A federal appeals court ruled March 25 that a Jimmy John’s franchisee illegally fired six workers for publicly protesting the company’s sick leave policy. The 8th Circuit US Court of Appeals upheld a National Labor Relations Board finding that MikLin Enterprises, which owns 10 Jimmy John’s franchises in the Twin Cities area, had engaged in unfair labor practices and were directed to rehire the six with back pay.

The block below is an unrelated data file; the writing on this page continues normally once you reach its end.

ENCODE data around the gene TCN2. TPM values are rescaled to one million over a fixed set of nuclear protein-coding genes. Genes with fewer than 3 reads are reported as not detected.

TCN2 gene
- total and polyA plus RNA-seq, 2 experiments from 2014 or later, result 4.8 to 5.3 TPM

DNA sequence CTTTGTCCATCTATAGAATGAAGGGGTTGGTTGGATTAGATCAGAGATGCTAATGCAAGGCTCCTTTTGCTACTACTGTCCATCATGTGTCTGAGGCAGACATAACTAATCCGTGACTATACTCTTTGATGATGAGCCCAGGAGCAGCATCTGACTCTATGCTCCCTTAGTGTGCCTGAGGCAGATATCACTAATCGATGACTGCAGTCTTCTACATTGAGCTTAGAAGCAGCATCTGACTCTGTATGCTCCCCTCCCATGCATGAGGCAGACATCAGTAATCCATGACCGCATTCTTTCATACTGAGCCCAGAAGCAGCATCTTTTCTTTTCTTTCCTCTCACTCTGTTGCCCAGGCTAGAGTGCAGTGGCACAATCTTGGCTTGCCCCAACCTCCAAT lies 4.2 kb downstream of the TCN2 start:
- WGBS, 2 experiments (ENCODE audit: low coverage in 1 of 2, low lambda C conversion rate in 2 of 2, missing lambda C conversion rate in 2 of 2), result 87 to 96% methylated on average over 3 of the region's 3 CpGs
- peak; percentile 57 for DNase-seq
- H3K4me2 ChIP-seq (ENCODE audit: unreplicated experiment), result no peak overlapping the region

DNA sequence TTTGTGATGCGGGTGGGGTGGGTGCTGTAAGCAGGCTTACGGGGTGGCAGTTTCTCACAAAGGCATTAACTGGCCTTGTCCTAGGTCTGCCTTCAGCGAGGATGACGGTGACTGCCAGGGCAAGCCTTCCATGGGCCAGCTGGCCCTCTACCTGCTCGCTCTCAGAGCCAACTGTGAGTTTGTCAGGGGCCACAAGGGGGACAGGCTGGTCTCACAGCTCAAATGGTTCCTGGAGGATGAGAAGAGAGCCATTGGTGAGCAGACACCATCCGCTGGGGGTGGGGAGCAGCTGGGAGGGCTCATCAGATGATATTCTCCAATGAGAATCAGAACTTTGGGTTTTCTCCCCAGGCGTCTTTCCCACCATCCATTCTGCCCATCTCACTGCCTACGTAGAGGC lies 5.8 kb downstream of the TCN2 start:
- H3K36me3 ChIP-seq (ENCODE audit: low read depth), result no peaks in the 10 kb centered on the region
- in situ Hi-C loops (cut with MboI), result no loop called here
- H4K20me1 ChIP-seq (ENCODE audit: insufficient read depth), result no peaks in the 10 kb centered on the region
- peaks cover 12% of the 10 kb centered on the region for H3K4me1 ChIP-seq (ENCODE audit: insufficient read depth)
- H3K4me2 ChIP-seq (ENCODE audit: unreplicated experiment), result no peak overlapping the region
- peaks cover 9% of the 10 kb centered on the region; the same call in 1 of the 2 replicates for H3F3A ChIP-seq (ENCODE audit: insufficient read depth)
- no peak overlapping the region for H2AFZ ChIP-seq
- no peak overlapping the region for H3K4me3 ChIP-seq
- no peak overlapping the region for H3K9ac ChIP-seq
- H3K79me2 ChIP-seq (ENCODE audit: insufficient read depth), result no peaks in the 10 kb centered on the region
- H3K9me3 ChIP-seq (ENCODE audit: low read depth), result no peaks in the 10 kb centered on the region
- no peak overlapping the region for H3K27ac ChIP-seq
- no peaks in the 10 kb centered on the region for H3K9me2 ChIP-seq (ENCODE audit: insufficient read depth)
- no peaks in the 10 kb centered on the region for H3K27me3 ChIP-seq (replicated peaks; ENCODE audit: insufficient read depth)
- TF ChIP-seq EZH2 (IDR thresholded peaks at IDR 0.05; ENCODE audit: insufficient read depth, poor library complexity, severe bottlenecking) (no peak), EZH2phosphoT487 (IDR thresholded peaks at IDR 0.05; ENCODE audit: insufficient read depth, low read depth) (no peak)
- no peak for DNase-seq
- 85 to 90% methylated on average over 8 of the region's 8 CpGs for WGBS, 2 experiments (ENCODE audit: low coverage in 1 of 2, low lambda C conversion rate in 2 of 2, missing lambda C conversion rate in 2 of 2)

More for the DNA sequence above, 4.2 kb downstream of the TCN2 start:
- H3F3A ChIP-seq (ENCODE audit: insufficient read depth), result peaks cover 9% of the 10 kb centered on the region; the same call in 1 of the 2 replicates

“We were fired more than five years ago, illegally, for warning the public that our lack of paid sick days meant that they could end up eating sandwiches tainted by germs,” says Max Specktor, one of the six, in a statement. “Justice delayed is justice denied.” MikLin’s workers narrowly voted against joining the Industrial Workers of the World in 2010, but union supporters continued to campaign for paid sick leave, including posters depicting Jimmy John’s sandwiches made by a sick worker. The company argued that the posters were not protected speech under federal labor law, because they were “disloyal.” The court held that there was substantial evidence “tying the effort to obtain paid sick leave with the effect that the lack of paid sick leave could have on MikLin’s product.”